The protestors gathered at the corner of Bar-Ilan and Yechezkel Streets in the capital, and also headed towards the entrance to Jerusalem on Highway 1. Some haredim set garbage bins on fire during the protests.
Earlier, hundreds of police officers deployed at the southern hospital ahead of the beginning of work to remove the ancient graves, as part of the construction of a new emergency room at the medical facility .
Forces at the site include mounted police and special riot police. Police officials stressed that they will adopt all means necessary to keep the peace and that commanders were ordered to act as they see fit in order to avert disturbances.
A team of archeologists at the site started to clean the graves after midnight ahead of their removal. Another team was expected to arrive in the morning and start with the actual digging.
Authorities also prepared to stop haredi buses heading for the hospital in order to protest there.
Hundreds of haredim were expected to arrive at Barzilai Saturday night and Sunday morning to protest the relocation of disputed tombs.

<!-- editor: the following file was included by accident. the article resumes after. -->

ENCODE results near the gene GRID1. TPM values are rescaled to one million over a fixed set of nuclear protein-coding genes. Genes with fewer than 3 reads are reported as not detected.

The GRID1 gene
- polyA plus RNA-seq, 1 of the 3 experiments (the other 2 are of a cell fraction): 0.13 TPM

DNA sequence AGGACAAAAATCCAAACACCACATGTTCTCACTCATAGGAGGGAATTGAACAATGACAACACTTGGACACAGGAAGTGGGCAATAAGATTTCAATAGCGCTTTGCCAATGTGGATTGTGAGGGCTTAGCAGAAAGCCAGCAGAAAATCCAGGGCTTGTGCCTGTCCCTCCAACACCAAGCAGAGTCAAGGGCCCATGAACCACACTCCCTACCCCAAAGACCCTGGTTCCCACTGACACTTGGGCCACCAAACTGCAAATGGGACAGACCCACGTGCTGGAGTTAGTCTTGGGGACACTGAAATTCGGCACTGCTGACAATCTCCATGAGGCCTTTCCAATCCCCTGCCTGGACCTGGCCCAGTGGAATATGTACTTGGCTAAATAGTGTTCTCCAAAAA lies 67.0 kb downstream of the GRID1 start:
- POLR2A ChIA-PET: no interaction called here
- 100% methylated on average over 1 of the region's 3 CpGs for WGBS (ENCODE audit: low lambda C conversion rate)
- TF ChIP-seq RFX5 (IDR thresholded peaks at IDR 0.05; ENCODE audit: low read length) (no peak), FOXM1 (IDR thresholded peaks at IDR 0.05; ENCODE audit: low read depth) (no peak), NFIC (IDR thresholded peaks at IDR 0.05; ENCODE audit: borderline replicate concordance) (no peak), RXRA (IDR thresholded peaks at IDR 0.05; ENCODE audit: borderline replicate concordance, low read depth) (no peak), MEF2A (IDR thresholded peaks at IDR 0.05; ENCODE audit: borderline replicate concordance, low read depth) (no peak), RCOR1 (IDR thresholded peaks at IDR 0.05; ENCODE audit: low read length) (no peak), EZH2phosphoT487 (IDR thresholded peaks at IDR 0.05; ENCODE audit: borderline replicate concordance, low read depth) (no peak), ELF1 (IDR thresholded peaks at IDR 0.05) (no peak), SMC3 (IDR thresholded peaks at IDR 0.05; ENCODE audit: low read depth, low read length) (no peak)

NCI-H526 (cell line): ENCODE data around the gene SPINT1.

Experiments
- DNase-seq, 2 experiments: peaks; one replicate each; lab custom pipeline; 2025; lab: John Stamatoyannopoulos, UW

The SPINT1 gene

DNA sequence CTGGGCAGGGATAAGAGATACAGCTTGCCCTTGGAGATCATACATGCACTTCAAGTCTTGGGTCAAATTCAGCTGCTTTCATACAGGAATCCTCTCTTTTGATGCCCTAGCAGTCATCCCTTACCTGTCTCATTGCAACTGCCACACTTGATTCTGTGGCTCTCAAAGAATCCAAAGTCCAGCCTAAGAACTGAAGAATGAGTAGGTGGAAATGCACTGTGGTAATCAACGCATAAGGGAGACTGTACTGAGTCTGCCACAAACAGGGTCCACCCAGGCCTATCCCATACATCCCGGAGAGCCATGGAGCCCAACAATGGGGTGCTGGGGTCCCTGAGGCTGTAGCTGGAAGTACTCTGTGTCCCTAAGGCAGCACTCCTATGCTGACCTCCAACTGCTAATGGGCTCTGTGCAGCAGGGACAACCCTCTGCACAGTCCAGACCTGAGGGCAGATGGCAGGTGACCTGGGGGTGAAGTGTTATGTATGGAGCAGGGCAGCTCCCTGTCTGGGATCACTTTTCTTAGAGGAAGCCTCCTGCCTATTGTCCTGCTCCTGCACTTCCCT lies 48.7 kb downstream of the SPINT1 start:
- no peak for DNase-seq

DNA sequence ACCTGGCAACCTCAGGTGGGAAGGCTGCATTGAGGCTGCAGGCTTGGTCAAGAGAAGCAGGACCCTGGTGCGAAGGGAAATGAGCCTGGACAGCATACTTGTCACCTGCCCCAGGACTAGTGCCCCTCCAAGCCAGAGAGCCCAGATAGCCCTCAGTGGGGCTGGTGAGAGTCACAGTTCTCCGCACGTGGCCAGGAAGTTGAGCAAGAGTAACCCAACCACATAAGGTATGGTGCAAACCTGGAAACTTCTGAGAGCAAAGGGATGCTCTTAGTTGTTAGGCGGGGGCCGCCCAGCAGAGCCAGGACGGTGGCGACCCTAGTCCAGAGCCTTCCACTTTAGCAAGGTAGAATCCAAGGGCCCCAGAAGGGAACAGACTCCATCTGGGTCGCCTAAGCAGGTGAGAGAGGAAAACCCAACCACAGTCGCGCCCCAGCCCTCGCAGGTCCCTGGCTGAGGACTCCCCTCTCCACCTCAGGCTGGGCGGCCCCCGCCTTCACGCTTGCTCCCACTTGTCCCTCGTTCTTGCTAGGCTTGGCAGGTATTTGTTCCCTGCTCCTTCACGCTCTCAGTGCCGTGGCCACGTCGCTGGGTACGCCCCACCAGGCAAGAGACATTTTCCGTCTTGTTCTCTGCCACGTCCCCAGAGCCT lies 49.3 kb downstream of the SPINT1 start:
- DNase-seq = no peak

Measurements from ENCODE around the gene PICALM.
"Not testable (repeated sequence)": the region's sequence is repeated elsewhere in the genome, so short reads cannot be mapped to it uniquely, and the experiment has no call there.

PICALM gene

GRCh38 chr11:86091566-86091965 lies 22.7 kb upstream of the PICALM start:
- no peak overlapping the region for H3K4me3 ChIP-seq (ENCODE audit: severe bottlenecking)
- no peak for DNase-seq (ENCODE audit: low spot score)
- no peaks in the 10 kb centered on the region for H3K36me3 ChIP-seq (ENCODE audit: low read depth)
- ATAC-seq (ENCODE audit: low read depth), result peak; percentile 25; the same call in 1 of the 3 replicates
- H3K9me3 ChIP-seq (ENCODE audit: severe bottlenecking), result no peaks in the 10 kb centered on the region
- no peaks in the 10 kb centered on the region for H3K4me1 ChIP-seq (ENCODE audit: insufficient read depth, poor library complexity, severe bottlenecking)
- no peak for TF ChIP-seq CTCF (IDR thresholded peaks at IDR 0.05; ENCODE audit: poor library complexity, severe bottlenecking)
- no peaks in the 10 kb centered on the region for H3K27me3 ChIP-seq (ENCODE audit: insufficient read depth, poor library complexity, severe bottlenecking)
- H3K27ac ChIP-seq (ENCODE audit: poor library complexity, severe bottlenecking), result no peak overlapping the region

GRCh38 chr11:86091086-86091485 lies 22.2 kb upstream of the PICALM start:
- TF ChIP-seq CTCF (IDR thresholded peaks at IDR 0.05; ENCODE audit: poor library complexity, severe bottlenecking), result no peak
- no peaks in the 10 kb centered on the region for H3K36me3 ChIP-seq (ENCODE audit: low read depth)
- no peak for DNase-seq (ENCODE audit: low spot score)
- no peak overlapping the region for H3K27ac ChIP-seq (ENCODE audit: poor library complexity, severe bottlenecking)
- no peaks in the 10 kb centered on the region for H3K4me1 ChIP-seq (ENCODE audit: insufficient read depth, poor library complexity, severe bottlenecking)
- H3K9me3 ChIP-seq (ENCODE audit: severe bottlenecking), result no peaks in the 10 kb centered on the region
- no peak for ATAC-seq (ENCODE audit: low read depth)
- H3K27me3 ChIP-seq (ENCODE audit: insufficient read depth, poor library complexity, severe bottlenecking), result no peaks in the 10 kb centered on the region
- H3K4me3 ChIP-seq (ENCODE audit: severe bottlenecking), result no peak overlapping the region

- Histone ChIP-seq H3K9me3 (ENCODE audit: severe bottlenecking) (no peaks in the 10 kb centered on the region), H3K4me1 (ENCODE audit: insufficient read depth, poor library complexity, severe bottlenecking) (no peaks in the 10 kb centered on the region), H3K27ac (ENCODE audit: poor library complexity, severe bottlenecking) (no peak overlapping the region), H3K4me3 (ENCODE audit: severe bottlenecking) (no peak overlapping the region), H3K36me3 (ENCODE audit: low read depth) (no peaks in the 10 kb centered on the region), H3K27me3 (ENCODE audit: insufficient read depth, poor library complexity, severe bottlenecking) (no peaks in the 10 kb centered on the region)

'Struggle doomed to failure'
Several buses left Jerusalem's Mea Shearim neighborhood around midnight on Saturday and possibly also departed from other areas around the country where members of the radical Eda Haredit sect live.
The Atra Kadisha organization, which is heading the struggle against the graves' removal, prepared ahead of time for the police's heavy deployment and sent a few yeshiva students ahead earlier to spend the Shabbat at the hospital site.
The organization was concerned that police would close off the area before they begin digging the graves, or that they would embark on the work earlier than planned.
The decision to remove the tombs provoked great anger among various elements in the Eda Haredit sect who strongly objected to the move, arguing that the graves in question belong to Jews.
Vehicles with loud speakers traveled through haredi neighborhoods in Jerusalem Friday and announced that senior rabbis were calling on the public to protest. However, members of the Eda Hardit conceded that their struggle is doomed for failure.
"It's impossible to stop a government decision," one of the struggle's leaders told Ynet. "This entire removal project is an operation that will last 24 to 36 hours, and we're there mostly in order to protest, and less for the purpose of trying to stop it.